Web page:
In 1992, the United States assembled the greatest men’s basketball team the world had ever seen. Fourteen NBA players and one NCAA player set their careers aside to compete in the Olympics. We still call them The Dream Team.

Most of the teams they played knew they were going to lose and they didn’t even care. They were just thrilled to meet and play against their heroes. Each of these players was, individually, one of the greatest in the world. As a team, they were unstoppable.

In sports, there are concrete metrics we can use to compare players. Even then, we disagree about who’s the “best” player.

When it comes to the tools for your trusted system, there is no objectively “best” tool. What’s best for my system may not be the tool you need.

Fun fact: you can use a hammer to put a screw into drywall. It goes right in. It also comes right back out. That doesn’t mean that hammers are bad tools. Like any tool, they have strengths and weaknesses.

When you’re selecting tools, there are two critical features you should look for:

  1. Information should be easy to capture.
  2. Information should be easy to access.

That’s it.

If a tool is hard to use, you won’t use it. You’ll try to store it in your brain instead. You’re going to forget what you need to do, and not in the good way.

Similarly, if you can’t get information back out of your trusted system, it becomes a black hole. You can’t trust it because you can never find anything you put in it.

The best tools make it easy to capture, easy to access, and easy to integrate (or at least cooperate) with other tools.

There are lots of features out there. It’s how applications differentiate themselves. Do you need to sync via a server you control? Do you need Markdown support? Sharing with other users? Sharing with non-users?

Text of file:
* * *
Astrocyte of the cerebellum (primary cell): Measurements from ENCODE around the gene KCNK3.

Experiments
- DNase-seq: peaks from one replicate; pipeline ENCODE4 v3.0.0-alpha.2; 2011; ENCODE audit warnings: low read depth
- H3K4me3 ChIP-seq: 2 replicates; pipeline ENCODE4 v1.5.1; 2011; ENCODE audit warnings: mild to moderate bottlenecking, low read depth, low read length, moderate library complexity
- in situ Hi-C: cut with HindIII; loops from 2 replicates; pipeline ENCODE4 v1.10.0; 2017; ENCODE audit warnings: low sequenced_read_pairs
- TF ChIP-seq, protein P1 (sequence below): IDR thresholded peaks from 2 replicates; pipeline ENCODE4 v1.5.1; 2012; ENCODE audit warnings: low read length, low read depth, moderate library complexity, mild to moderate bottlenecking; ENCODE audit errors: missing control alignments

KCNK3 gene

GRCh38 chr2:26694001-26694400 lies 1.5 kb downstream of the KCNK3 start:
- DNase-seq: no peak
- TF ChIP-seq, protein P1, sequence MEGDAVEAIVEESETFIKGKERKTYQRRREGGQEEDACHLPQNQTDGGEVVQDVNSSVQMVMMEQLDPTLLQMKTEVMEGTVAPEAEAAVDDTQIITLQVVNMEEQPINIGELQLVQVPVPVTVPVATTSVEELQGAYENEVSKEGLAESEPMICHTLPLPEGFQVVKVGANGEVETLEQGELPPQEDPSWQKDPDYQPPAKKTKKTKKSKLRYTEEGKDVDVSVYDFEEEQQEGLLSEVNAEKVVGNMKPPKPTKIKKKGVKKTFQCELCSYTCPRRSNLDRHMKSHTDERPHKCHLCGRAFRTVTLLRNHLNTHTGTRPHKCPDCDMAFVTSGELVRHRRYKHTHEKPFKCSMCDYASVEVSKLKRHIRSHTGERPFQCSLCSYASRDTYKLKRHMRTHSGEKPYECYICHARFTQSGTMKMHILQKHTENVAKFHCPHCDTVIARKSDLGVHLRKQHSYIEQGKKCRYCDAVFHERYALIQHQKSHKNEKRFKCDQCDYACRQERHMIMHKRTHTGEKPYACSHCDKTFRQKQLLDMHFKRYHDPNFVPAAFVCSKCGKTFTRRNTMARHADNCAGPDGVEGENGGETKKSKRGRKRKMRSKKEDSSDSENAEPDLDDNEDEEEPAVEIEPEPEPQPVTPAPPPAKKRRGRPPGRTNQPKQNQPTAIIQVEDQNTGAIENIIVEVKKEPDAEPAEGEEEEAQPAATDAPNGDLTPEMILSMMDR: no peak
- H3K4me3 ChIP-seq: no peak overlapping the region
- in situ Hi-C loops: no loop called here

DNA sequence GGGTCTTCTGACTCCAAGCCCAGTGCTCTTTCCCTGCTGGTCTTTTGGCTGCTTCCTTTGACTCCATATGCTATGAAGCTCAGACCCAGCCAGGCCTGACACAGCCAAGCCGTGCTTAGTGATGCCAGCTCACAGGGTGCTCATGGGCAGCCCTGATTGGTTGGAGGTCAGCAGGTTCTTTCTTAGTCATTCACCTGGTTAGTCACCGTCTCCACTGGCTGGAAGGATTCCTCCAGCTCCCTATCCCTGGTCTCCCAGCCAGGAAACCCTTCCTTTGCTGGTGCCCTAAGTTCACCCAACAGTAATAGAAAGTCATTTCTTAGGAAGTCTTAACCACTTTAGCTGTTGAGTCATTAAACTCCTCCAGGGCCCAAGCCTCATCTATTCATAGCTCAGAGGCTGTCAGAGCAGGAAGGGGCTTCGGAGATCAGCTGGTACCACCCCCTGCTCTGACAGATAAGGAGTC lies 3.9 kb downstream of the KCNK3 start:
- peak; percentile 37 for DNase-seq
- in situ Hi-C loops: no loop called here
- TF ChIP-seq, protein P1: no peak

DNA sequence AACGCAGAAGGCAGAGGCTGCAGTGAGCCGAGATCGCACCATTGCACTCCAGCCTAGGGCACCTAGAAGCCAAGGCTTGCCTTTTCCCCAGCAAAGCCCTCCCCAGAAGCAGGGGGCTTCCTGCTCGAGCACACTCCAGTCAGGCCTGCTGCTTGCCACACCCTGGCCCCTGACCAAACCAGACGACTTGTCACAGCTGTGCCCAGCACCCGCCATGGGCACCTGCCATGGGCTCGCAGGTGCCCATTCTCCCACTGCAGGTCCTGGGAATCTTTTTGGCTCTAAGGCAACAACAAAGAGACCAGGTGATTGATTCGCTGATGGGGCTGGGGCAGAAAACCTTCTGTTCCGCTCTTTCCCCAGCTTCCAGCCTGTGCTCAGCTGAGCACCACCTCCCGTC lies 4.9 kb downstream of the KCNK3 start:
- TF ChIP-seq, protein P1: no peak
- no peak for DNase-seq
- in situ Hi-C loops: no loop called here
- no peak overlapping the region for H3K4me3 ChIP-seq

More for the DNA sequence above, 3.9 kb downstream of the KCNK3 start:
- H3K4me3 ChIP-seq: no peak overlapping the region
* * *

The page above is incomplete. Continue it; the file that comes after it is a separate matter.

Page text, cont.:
Someone does, but not everyone. Nobody needs to check all the boxes, as much as we want to. “More features must be better!” we assume.

The truth is, more isn’t always better. Sometimes more is just more complex. And more expensive.

You’re not choosing tools because of their star power. You’re choosing them because of what they can help you accomplish.

If one of your players isn’t performing, don’t reflexively cut it from the team. That might be the right call, but the problem might be you. Are you using it correctly? Are you using it to its full potential?

If it turns out the problem is the tool (you can’t put out a fire with a spray bottle), don’t hesitate to replace it.

No two trusted systems are going to look exactly the same. A system should be designed to meet your needs—what you need it to do, where you need to use it, what you need it to look like, and even how much you need it to cost.

No matter how good a tool is for someone else, if it doesn’t meet your needs, it’s not the right tool for you. If it doesn’t play well with others, it doesn’t deserve a spot on your team.

Question: What tool are you currently evaluating? What criteria are you using? Share your thoughts in the comments, on Twitter, LinkedIn, or Facebook.